Grant helps feed the hungry in the Wabash Valley

June 27 2007

TERRE HAUTE, Ind. -- Hunger doesn’t take a vacation. Feeding centers in the Wabash Valley are benefiting from a grant received by Sodexho at Indiana State University Dining Services from the Sodexho Foundation.

The $20,000 grant is providing food to Terre Haute’s Second Harvest affiliate, Catholic Charities, which is dispersing it to its 18 local feeding centers.

Terre Haute is one of 18 cities participating in the Feeding Our Future program, run by the Sodexho Foundation.

“It is the first city of its size to participate in the program,” said Shondra Jenkins, Sodexho Community Relations. Other cities involved in the program, launched in 1997, include Atlanta, Chicago, Boston, Detroit, Nashville and St. Louis.

Ray Veit, director of Dining Halls for Sodexho at Indiana State, was approached by the Foundation about participating in this program. His response was an immediate yes.

“I was delighted just that there was a possibility of Terre Haute and ISU participating in this worthwhile program,” Veit added.

Veit then contacted John Etling and Catholic Charities with the news.

“It was unexpected, but very welcome news,” Etling said, “I was so excited for our agencies.”

Veit and Etling, a 1983 graduate of Indiana State, met to determine the quantity and variety of items to order and to arrange a delivery schedule.

“We couldn’t have secured this grant without the support of John and Catholic Charities. With their assistance, everything just fell into place,” Veit said.

As part of Feeding Our Future, roughly $4,000 in non-perishable products was delivered to Indiana State in five deliveries. Those deliveries were supplemented by a vendor partner match of an additional $3,000 of goods. Catholic Charities picked up the donations and distributed them to its centers, located in three counties, to be used during a 12-week period which began June 4.

“The amount of food picked up by Catholic Charities at each drop is staggering. $4,000 is the wholesale cost. It’s a much larger amount than if you went into a big box store and purchased $4,000 in non-perishables,” Veit said.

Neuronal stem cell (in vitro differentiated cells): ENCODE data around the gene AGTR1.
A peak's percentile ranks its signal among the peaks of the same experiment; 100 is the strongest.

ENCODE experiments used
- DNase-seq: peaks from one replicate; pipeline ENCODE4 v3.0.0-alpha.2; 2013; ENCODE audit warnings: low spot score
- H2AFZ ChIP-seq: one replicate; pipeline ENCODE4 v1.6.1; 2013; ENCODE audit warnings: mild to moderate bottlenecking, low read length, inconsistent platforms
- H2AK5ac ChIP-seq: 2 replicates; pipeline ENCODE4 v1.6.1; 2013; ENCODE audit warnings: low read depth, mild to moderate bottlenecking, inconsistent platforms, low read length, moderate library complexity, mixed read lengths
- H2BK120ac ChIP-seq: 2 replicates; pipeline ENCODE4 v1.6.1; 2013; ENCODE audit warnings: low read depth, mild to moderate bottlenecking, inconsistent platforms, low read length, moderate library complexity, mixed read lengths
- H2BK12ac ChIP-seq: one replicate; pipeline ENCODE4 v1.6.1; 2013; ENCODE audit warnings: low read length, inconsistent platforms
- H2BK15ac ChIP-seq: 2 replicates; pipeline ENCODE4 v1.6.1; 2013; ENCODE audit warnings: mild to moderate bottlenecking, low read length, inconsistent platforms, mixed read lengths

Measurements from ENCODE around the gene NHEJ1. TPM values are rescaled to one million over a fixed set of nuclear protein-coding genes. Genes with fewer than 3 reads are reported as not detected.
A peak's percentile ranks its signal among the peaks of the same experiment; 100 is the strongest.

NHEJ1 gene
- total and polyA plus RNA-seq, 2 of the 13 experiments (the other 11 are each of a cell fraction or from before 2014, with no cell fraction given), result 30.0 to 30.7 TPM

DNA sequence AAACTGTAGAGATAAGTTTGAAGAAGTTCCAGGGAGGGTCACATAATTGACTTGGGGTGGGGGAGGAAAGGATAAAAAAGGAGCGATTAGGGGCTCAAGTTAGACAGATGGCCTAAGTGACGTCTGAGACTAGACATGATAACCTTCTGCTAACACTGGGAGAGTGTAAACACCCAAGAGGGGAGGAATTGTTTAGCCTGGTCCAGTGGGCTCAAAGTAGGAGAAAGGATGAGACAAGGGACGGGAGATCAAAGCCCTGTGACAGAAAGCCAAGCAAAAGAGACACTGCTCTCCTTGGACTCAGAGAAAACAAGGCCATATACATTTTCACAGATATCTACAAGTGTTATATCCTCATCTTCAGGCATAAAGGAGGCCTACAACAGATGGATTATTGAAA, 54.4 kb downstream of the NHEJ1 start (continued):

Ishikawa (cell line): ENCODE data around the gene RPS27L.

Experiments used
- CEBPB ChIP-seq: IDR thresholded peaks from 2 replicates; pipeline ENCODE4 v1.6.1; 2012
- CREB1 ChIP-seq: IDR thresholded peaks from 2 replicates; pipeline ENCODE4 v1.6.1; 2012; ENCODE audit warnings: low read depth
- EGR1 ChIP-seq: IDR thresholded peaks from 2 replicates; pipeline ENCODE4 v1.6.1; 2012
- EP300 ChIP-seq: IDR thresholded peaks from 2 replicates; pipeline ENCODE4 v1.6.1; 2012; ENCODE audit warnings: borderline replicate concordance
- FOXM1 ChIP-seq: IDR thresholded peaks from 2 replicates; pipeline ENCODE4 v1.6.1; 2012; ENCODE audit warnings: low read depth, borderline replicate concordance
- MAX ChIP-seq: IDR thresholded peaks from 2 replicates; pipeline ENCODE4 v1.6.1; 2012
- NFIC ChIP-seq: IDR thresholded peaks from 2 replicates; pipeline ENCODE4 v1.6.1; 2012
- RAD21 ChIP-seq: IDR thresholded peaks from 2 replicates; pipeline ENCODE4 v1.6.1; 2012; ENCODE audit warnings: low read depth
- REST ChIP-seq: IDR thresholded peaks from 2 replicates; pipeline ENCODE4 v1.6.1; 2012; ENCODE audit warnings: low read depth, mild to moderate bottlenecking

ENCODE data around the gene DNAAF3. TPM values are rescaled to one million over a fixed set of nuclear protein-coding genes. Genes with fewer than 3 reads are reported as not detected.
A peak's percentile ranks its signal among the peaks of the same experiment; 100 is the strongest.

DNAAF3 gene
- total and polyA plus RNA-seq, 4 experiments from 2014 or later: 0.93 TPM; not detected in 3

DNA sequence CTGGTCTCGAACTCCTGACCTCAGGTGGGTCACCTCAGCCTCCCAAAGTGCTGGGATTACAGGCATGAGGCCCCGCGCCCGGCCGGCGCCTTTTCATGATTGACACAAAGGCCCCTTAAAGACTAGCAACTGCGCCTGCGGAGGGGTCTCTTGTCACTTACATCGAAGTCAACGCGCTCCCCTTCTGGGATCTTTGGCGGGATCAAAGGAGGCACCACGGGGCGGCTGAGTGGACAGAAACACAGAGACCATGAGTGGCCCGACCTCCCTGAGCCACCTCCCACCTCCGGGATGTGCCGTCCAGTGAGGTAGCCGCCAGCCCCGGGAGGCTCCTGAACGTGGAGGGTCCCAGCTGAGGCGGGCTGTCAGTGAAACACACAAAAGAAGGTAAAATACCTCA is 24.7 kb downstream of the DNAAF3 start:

“For Etling, agency director for Catholic Charities, the 24,663 pounds of food items -- a little more than two tons -- have been a blessing.

“We appreciate the generosity of Sodexho and their willingness to step up to the plate and help fight hunger,” Etling said.

According to the United Nations World Food Program and the 2006 report FAO State of Food Insecurity in the World, every five seconds a child dies from hunger.

“That’s just staggering,” Etling lamented.

“If we all did a little bit we wouldn’t have hunger,” he added.

Sue Sluyter, Dining Services general manager for Sodexho, said the grant is just one more way Dining Service employees and ISU students fight hunger in the community. One-third of the group’s 200 employees donate to the foundation through payroll deduction and Indiana State students contributed $1,500 to the foundation through specially-marked goodies sold in the dining halls.

“Our employees are very excited to be a part of this. They contribute to this cause and enjoy seeing the fruits of their labor helping others locally,” she said.

Roughly 70 pounds of surplus food items are picked up daily by Catholic Charities from Indiana State’s dining facilities to help with local feeding programs, soup kitchens, and food pantries. Those daily donations added up to more than 22,000 pounds of food in 2006, according to Veit.

For Etling, Indiana State’s actions make him proud.

“It makes me extremely proud to see my alma mater reaching out to those who need it,” he beamed.

According to Veit, Indiana State’s contributions are impressive and only a smaller portion of a much larger effort.

Since 1999, the Sodexho Foundation has contributed more than $7 million to hunger-related organizations while Sodexho has contributed another $16 million in in-kind donations.

“As the nation’s leading food service provider to public schools throughout this country, we see first hand the importance of helping to ensure that children have access to free meals each summer,” said Stephen J. Brady, president of the Sodexho Foundation.


Contact: Sue Sluyter, Dining Services general manager for Sodexho at Indiana State, (812)237-4138

Writer: Paula Meyer, ISU Communications & Marketing, (812) 237-3783 or

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Story Highlights

Hunger doesn’t take a vacation. Feeding centers in the Wabash Valley are benefiting from a grant received by Sodexho at Indiana State University Dining Services from the Sodexho Foundation.

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